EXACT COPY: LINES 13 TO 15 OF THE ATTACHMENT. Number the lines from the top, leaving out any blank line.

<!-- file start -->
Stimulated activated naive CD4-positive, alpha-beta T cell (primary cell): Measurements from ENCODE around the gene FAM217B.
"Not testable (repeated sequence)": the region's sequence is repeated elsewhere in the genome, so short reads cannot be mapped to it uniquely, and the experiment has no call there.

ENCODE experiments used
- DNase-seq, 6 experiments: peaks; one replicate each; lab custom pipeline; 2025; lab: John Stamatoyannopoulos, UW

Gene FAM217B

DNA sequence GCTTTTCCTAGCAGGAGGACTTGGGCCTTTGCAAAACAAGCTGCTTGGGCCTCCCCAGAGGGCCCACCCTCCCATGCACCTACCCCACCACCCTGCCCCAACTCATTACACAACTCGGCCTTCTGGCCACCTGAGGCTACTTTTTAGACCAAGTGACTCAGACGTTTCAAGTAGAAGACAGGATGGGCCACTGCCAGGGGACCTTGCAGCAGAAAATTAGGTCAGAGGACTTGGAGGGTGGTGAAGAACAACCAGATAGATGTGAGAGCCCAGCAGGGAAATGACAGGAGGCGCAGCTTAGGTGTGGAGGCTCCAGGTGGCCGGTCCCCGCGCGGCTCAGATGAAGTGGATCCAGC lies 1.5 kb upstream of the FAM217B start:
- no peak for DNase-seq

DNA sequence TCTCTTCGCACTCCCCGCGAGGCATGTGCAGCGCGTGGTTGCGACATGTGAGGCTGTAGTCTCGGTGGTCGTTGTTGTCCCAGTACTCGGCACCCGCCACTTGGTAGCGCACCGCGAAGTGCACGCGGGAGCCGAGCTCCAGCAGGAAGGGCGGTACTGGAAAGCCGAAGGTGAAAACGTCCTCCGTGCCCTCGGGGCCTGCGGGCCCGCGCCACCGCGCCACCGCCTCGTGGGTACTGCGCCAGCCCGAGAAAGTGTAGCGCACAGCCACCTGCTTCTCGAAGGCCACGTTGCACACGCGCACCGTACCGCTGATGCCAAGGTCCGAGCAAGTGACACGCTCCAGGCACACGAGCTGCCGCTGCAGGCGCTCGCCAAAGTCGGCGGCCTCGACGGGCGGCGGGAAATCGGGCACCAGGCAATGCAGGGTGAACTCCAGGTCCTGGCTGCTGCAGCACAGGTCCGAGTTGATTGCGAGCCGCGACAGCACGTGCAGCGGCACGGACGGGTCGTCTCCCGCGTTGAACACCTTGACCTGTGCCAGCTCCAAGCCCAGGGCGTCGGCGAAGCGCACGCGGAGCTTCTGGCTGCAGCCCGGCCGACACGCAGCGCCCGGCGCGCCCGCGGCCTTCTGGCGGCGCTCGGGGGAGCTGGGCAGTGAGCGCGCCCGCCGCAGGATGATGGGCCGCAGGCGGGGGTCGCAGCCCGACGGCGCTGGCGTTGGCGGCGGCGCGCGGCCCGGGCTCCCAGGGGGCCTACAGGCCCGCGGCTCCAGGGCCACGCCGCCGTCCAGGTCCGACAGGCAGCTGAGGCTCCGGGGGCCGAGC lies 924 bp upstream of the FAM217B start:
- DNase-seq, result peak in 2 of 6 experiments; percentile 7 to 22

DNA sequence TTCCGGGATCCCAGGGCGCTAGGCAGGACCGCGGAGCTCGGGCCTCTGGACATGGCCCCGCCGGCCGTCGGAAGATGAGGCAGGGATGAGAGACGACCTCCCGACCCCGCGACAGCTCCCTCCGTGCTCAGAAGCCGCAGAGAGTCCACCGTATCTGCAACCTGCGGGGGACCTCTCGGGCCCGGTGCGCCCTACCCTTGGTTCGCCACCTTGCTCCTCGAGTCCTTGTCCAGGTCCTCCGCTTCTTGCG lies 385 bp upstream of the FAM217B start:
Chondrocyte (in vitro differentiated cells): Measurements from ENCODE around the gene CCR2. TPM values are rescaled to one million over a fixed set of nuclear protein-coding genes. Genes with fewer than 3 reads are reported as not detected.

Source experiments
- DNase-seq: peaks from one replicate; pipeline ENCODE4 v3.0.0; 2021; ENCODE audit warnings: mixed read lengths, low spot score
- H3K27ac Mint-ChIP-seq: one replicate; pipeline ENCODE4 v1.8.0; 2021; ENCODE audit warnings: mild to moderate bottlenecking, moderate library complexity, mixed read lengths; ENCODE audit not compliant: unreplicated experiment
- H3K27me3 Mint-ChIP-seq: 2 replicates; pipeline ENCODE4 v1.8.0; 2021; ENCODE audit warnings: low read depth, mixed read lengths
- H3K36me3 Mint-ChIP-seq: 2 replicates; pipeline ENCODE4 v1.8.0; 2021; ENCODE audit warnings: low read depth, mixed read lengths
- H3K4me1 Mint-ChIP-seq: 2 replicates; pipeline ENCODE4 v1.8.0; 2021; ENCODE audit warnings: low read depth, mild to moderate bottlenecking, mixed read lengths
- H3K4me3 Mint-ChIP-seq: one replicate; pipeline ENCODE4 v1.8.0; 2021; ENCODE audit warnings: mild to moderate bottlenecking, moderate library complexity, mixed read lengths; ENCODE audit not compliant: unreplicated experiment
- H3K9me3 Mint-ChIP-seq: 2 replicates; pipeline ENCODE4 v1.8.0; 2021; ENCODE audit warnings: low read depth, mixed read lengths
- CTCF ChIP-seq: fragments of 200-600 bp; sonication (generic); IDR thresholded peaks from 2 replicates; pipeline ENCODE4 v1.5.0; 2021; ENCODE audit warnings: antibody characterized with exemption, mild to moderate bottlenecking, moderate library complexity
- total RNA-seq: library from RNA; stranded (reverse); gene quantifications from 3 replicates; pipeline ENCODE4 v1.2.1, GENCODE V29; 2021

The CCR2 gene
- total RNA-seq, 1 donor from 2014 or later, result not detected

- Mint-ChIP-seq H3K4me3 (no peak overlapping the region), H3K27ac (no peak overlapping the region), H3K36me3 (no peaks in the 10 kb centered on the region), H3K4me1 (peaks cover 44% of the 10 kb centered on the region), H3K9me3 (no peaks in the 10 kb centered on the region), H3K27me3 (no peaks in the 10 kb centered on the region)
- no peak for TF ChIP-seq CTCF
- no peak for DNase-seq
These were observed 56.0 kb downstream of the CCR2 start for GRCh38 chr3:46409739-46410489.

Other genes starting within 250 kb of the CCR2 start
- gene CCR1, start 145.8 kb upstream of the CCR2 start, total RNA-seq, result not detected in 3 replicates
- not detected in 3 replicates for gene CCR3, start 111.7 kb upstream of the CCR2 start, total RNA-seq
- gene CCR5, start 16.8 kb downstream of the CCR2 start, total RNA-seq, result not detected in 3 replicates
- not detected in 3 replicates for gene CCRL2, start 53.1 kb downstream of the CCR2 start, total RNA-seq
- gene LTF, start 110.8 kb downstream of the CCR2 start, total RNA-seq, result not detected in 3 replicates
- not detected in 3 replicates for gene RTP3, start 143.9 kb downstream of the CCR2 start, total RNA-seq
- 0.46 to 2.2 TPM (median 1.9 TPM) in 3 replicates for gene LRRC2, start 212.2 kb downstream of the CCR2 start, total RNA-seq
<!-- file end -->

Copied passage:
- DNase-seq: peaks from one replicate; pipeline ENCODE4 v3.0.0; 2021; ENCODE audit warnings: mixed read lengths, low spot score
- H3K27ac Mint-ChIP-seq: one replicate; pipeline ENCODE4 v1.8.0; 2021; ENCODE audit warnings: mild to moderate bottlenecking, moderate library complexity, mixed read lengths; ENCODE audit not compliant: unreplicated experiment
- H3K27me3 Mint-ChIP-seq: 2 replicates; pipeline ENCODE4 v1.8.0; 2021; ENCODE audit warnings: low read depth, mixed read lengths